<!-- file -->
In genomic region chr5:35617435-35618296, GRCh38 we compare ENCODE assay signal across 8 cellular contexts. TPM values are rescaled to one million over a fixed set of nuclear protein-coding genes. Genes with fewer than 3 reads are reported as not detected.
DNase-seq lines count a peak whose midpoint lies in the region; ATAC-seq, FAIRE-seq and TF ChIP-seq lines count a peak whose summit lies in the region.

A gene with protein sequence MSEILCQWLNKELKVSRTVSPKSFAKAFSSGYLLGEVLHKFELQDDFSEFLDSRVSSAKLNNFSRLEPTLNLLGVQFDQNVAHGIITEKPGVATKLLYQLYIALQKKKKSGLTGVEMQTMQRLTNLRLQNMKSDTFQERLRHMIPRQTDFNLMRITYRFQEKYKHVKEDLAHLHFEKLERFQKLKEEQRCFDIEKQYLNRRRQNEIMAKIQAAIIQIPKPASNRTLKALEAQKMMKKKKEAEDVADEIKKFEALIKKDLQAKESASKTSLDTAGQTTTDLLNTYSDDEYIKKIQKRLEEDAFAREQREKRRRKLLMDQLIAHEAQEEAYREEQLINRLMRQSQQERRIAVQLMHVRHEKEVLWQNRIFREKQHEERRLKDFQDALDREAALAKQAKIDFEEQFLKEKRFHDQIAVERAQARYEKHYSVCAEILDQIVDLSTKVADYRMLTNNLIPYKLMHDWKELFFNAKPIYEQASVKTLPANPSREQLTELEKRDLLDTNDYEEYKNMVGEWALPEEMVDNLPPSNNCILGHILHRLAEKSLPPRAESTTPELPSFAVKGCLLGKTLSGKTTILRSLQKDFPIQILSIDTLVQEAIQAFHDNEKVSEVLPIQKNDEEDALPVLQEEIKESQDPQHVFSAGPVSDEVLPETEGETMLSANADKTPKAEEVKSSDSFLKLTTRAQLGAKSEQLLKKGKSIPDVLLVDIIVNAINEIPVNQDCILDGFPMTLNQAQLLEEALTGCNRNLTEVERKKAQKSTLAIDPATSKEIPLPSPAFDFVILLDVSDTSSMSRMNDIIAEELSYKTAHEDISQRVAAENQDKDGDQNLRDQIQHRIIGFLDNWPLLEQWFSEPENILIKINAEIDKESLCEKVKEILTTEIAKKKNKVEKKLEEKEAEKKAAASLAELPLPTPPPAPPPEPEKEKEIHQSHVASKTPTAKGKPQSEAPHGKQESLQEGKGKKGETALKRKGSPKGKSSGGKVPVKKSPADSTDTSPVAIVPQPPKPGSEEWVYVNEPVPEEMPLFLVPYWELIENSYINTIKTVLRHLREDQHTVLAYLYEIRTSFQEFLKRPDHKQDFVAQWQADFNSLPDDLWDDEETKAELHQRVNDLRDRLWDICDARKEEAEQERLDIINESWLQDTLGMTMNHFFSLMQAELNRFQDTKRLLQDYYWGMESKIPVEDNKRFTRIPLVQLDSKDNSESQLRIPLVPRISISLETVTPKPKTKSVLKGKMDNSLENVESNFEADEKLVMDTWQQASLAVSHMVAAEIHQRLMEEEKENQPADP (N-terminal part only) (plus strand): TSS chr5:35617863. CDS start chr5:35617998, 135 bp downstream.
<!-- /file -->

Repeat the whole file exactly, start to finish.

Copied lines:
In genomic region chr5:35617435-35618296, GRCh38 we compare ENCODE assay signal across 8 cellular contexts. TPM values are rescaled to one million over a fixed set of nuclear protein-coding genes. Genes with fewer than 3 reads are reported as not detected.
DNase-seq lines count a peak whose midpoint lies in the region; ATAC-seq, FAIRE-seq and TF ChIP-seq lines count a peak whose summit lies in the region.

A gene with protein sequence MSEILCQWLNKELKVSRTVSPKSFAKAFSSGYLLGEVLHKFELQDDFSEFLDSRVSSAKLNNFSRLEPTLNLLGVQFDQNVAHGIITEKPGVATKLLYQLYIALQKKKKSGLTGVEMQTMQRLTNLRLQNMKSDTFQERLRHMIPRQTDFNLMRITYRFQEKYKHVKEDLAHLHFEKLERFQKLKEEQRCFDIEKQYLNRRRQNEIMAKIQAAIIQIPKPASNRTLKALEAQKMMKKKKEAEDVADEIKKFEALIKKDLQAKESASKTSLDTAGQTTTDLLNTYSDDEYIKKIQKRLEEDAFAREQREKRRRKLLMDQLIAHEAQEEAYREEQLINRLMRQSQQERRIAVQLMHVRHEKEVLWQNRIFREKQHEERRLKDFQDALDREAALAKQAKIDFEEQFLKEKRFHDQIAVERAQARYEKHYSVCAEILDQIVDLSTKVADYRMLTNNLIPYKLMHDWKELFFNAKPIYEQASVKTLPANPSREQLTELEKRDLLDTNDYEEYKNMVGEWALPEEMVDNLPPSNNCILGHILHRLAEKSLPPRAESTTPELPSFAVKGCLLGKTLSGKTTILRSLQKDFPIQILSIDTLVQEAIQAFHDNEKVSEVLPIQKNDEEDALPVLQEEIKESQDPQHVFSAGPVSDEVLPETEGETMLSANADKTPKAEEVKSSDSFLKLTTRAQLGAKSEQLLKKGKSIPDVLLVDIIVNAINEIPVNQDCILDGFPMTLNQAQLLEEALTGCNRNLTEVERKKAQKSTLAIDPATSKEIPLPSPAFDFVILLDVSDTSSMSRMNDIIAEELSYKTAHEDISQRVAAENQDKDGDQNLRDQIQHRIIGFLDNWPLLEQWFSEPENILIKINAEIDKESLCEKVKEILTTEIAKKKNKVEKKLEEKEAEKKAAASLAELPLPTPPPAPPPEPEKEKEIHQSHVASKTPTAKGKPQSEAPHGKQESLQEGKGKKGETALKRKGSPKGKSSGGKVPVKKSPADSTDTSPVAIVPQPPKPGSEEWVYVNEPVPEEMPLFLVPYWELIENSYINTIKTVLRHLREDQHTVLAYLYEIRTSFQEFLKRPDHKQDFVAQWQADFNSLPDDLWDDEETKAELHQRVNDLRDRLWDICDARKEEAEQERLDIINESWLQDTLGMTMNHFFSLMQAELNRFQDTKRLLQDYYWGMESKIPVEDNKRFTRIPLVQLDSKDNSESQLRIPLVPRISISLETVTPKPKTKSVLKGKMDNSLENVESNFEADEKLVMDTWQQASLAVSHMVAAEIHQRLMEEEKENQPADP (N-terminal part only) (plus strand): TSS chr5:35617863. CDS start chr5:35617998, 135 bp downstream.